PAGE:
Home arrow Browse Shop

Search / Login

Quick Links:
Latest Releases
Browse by Artist
Love and Rockets Guide
Peanuts books
Disney books
More browsing options under "Browse Shop" above


Search: All Titles

Advanced Search
Login / Free Registration
Detail Search
Download Area
Show Cart
Your Cart is currently empty.

Subscribe

Sign up for our email newsletters for updates on new releases, events, special deals and more.

New Releases

Hip Hop Family Tree Vol. 1-2: 1975-1983 Gift Box Set
Hip Hop Family Tree Vol. 1-2: 1975-1983 Gift Box Set
$59.99
Add to Cart

The Lonesome Go
The Lonesome Go
$39.99
Add to Cart

In a Glass Grotesquely
In a Glass Grotesquely
$19.99
Add to Cart

Snoopy's Thanksgiving
Snoopy's Thanksgiving
$9.99
Add to Cart

all new releases

Today is the Last Day of the Rest of Your Life on comiXology
Written by Jen Vaughn | Filed under Ulli Lustdigital comicscomiXology 5 Jun 2013 10:36 AM

Today at comiXology

Ulli Lust's primal yet thoughtful graphic novel Today is the Last Day of the Rest of Your Life about a 17 year old's trek through Europe, no money, no extra clothes is ready to read digitally on comiXology!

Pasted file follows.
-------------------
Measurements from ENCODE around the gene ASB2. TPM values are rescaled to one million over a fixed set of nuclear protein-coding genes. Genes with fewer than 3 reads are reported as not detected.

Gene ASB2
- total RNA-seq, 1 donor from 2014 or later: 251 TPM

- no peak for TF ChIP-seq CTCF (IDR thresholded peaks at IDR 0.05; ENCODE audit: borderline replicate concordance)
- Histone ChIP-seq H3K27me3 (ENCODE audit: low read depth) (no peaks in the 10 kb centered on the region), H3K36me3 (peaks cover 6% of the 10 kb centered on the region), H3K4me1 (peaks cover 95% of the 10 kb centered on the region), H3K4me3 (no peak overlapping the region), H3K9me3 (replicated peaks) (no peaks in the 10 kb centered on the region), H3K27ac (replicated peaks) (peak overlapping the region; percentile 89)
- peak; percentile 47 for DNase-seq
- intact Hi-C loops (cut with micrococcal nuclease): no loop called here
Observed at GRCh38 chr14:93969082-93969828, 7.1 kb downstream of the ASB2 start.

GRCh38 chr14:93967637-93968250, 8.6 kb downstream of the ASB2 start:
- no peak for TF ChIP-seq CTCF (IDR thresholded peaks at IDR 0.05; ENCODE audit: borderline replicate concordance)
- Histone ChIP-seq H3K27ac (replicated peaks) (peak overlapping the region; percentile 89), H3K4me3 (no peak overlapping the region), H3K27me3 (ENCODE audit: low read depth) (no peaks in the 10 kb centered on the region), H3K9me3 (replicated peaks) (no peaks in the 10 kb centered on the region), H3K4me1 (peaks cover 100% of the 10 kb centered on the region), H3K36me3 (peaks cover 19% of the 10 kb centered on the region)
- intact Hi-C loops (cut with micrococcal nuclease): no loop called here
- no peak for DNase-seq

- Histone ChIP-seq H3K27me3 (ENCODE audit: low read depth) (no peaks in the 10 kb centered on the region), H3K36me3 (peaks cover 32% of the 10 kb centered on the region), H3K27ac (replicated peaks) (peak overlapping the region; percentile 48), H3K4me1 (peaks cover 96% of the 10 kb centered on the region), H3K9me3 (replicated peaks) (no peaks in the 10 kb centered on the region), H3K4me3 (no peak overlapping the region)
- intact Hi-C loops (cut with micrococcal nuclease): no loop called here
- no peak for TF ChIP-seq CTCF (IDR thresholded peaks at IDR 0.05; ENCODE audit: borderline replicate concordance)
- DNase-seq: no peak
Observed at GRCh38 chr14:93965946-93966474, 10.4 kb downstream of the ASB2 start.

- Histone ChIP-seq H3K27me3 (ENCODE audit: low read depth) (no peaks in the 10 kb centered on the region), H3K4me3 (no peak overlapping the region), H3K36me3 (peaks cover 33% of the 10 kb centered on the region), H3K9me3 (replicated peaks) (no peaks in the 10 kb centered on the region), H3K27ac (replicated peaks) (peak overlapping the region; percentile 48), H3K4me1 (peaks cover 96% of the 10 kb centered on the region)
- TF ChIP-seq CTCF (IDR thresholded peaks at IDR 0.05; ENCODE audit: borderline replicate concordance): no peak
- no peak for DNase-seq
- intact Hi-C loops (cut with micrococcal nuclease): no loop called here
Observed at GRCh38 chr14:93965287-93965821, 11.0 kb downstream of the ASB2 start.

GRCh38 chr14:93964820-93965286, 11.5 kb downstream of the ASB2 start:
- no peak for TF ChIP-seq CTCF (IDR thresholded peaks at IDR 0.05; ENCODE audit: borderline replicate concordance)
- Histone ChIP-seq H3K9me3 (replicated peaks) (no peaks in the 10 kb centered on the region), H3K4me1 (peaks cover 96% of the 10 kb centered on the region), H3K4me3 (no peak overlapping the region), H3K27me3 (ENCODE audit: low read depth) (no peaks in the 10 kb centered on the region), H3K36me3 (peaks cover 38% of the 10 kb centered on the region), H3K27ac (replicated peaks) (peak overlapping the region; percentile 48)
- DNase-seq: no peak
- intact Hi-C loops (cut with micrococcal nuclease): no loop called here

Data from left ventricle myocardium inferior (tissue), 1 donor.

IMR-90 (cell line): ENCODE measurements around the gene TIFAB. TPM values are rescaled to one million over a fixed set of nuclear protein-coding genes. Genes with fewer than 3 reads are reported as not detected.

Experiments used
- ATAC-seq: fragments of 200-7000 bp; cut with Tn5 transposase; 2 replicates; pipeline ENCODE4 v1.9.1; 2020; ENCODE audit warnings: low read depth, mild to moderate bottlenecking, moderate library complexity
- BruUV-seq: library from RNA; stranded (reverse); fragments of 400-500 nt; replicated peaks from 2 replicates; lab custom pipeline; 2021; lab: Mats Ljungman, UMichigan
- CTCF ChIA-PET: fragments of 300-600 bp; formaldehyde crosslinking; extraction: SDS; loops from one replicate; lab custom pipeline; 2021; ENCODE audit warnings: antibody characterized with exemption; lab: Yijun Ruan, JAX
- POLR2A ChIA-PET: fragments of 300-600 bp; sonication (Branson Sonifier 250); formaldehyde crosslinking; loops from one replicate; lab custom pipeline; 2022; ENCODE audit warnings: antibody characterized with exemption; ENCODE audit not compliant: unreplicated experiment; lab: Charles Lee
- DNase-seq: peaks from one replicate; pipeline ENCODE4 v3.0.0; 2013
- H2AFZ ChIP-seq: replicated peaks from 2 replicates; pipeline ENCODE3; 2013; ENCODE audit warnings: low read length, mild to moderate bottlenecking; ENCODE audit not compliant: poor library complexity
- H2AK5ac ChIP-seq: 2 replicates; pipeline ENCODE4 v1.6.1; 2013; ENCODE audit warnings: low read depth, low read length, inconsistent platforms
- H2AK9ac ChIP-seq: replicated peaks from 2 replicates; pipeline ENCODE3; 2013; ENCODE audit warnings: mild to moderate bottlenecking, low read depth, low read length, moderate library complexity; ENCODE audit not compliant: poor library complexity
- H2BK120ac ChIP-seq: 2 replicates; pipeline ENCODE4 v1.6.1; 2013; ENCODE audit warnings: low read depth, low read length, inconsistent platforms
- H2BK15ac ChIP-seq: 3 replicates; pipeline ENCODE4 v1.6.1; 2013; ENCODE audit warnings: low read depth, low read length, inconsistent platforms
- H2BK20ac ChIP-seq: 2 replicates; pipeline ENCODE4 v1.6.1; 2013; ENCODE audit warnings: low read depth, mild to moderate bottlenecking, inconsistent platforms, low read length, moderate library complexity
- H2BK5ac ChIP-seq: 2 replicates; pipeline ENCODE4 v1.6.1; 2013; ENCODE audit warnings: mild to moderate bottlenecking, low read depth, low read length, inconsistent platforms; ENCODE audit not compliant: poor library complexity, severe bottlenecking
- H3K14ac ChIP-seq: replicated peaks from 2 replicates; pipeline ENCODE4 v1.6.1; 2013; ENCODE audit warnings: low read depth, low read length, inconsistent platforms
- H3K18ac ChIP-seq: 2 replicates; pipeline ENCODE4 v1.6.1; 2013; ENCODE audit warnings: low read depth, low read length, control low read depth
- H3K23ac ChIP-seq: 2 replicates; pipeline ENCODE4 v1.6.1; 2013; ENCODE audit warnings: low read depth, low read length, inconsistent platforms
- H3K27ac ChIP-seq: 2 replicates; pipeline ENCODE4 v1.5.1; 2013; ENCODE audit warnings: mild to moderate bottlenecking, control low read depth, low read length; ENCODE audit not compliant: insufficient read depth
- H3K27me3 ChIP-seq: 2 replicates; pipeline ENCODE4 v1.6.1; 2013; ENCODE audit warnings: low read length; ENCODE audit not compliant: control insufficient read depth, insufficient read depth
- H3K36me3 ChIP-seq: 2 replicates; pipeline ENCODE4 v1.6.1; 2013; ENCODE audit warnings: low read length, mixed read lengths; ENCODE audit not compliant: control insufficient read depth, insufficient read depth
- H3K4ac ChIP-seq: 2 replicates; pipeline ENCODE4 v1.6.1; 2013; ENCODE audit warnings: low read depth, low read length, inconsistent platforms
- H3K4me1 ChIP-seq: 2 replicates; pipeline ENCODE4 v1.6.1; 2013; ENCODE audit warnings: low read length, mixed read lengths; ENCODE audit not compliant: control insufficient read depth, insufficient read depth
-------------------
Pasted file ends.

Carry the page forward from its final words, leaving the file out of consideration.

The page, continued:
Back in 1984, a punked-out Ulli Lust set out for a wild hitchhiking trip across Italy, from Naples through Verona and Rome and ending up in Sicily. Twenty-five years later, this talented Austrian cartoonist has looked back at that tumultuous summer and delivered a long, dense, sensitive, and minutely observed autobiographical masterpiece.

Universally considered one of the very finest examples of the new breed of graphic novels coming from Europe, Today Is the Last Day of the Rest of Your Life won the 2011 Angoulême “Revelation” prize, and Fantagraphics is proud to bring it to English speaking readers. Get your copy today comiXology for $26.99.

Panel from Today is the Last Day of the Rest of Your Life

 "the book ripples with exuberance:… Lust’s pen-and-ink work (augmented by the pale green tint of European paperbacks) depicts the stretched and crimped features of the people from whom she bummed change, the architecture of St. Peter’s Basilica and the chaos of a Clash concert with equally manic panache, and her line is as seemingly unkempt but as deliberately molded as her younger self’s punk-rock shock of hair." –Douglas Wolk, The NY Times